As employees trickle back into offices around Australia, most workers are happily embracing the new flexible hybrid and work-from-anywhere workplace models, allowing employees to work from home, the office or just about anywhere. Yet, while the surroundings and immediate work environment might have changed recently (for at least some days of the working week), some things remain the same; most notably the need for career planning, opportunities to network, and mentorship. Many successful companies have long embraced a mentor-mentee program, and for good reason – studies show that 67% of businesses report an increase in productivity due to mentorship, with employees benefiting from accelerated learning, among other things. Perhaps unsurprisingly, around 70% of Fortune 500 companies reported having a mentorship program pre-COVID. While historically mentoring programs might have allowed mentees to spend an hour with a peer or a day with a life coach, companies have been forced to translate this important workplace tool in a hybrid workforce where face-to-face conversations are limited and “in the office” days don’t always coincide for mentors and mentees. Read on to find out why mentoring continues to be important and how to do it well in a hybrid workplace.
Mentorship is a fundamental support system at the best of times; it’s even more essential when employees may be battling the loneliness of working remotely, and are navigating new ways of interacting with colleagues and management. CEO Marianna Tu and board member Michael Li of New York-based not-for-profit mentoring organisation America Needs You (ANY) recently wrote in the Harvard Business Review that, in the face of these new challenges, “mentorship can anchor us.” Mentoring programs perform a win-win function. A great mentor is someone who can help guide an employee’s career, assist them to learn and grow, act as a sounding board, assist in the transition to various stages of work and life, offer advice, support and guidance, and provide behavioural feedback. For mentors, having a mentee can improve communication and leadership skills, while boosting confidence and work satisfaction. It also has broader business implications: happy employees are shown to be productive and loyal, which is particularly important at a time when unsatisfied and burnt-out workers are fuelling the prospect of the Great Resignation, possibly leading to talent wars across Australia.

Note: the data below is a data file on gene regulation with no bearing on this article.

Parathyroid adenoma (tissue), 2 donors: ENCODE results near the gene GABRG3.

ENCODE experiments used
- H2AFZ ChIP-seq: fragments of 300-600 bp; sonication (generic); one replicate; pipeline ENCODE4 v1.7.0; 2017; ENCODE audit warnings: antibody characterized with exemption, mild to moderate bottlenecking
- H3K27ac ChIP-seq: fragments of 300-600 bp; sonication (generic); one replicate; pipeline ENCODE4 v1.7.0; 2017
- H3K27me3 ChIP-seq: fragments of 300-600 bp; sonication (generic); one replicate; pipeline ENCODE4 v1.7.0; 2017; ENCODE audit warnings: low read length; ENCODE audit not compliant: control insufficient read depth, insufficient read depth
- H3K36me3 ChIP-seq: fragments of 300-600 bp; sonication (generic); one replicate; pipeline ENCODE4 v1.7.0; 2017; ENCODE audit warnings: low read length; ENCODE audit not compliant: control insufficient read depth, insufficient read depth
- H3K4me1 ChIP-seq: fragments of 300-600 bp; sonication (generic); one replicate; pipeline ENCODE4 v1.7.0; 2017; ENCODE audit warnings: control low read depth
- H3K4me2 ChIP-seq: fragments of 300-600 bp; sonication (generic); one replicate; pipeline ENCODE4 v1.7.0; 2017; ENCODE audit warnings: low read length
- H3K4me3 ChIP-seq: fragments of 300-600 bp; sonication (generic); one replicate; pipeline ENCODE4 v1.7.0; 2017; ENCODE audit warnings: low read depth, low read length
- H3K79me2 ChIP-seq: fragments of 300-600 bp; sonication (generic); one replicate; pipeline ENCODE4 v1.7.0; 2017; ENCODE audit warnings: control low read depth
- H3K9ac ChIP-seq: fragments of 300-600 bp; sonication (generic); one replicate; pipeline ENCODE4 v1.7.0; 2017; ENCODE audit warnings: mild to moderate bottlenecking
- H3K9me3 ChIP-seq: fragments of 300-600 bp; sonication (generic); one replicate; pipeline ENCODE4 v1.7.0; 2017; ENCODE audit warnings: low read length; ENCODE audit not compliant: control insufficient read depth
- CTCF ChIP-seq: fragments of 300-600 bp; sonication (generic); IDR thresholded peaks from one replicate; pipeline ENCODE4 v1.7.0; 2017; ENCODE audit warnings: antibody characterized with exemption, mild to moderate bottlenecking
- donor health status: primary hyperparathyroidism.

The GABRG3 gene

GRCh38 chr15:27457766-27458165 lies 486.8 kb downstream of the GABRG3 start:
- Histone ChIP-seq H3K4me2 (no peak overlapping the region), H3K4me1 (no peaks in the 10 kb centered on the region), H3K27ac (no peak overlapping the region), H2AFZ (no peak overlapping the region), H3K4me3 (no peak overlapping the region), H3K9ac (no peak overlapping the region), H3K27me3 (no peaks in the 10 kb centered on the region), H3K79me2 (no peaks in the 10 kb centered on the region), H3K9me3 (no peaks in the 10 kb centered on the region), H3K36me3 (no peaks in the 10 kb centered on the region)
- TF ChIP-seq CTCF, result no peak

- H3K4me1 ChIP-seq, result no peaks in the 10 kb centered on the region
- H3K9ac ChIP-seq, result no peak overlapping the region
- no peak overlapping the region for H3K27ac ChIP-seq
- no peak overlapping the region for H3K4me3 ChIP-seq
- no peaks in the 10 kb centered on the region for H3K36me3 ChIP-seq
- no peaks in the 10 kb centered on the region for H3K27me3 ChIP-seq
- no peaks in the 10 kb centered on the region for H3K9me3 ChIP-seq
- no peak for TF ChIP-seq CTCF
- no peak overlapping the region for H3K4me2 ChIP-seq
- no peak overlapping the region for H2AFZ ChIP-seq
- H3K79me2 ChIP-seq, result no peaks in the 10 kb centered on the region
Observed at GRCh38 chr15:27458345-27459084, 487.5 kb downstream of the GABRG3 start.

Researchers David Megginson and David Clutterbuck identified two fundamental components for effective mentorship: clarity of purpose and building rapport, including developing mutual trust and respect. But these two goals can be difficult to achieve in a virtual world. Questions to ask in your own company when setting mentoring guidelines can include: How do we communicate openly and freely when we’re meeting for the first time via a computer screen? What are the right questions to ask (and when is the right time to ask them) when working from anywhere? How does one build professional relationships for advancement when management is not in the next office? How can we foster the connections that are critical to retaining employees? And how do we build a culture that supports inclusion when isolation is the new norm? “Coming together online doesn’t need to be the watered-down version of being together in-person,” Tu and Li write. “Some things are actually better because of – not in spite of – being remote.” They discuss how when meeting someone in person, we often form immediate assumptions about somebody, perhaps based on their shoes, gender or height, while remote mentoring “can promote equity and build relationships” free from these biases. They also note that, traditionally, mentors and mentees are paired together simply because they’re in the same office, but when you take geography out of the equation, employers have the opportunity to foster meaningful and valued mentoring partnerships, prioritising “shared interests and values over logistics.”